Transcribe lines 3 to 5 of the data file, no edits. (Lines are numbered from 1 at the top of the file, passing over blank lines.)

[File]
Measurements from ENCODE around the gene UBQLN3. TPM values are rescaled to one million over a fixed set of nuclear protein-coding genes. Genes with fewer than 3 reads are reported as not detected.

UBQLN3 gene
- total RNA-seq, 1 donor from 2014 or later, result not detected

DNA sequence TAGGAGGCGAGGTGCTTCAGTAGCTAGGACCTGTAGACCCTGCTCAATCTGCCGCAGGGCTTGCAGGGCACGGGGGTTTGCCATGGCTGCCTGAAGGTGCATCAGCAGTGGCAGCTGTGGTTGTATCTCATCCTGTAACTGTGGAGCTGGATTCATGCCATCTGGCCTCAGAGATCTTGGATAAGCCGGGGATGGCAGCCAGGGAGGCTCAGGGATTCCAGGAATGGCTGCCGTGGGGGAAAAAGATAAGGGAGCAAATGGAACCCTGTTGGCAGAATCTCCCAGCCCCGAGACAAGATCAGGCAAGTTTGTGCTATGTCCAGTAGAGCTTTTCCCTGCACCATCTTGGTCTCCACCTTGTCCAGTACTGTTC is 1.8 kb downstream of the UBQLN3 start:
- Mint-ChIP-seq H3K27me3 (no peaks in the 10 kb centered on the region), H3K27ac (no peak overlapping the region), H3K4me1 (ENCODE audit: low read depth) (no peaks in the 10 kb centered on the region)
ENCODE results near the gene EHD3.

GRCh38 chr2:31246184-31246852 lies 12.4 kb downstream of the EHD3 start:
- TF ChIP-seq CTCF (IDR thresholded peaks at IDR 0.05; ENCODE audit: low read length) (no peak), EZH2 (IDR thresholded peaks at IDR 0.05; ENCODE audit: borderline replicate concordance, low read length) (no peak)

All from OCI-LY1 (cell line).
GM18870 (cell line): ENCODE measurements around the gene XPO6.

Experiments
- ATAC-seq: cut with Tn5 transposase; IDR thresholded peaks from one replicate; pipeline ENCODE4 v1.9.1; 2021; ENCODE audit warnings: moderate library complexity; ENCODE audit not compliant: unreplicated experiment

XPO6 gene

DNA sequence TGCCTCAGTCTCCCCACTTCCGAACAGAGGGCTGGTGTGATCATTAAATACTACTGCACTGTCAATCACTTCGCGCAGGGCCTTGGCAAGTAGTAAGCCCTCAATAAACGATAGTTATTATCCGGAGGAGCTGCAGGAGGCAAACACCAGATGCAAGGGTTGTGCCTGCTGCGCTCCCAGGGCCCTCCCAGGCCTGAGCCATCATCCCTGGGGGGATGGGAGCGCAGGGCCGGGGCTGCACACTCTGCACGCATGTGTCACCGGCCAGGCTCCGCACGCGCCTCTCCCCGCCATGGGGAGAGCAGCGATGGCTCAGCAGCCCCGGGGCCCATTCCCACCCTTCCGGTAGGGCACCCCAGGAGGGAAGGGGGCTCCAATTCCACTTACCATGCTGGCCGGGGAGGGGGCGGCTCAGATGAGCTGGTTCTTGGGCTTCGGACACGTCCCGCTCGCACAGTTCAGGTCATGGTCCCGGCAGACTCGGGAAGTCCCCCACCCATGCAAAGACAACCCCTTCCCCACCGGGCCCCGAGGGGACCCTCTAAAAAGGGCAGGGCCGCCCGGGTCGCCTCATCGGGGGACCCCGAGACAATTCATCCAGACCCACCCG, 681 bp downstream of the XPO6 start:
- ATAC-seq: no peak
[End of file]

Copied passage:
- total RNA-seq, 1 donor from 2014 or later, result not detected

DNA sequence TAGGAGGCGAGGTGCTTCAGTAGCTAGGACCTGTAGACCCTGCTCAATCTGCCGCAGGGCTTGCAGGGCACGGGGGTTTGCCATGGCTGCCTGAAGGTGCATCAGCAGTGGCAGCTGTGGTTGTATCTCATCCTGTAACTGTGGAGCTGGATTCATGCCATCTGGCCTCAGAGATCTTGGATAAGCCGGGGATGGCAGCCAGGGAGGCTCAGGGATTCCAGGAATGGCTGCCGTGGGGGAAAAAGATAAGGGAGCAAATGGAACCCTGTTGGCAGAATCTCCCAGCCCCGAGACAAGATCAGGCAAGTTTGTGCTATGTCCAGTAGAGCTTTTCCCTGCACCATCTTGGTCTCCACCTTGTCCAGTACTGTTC is 1.8 kb downstream of the UBQLN3 start:
- Mint-ChIP-seq H3K27me3 (no peaks in the 10 kb centered on the region), H3K27ac (no peak overlapping the region), H3K4me1 (ENCODE audit: low read depth) (no peaks in the 10 kb centered on the region)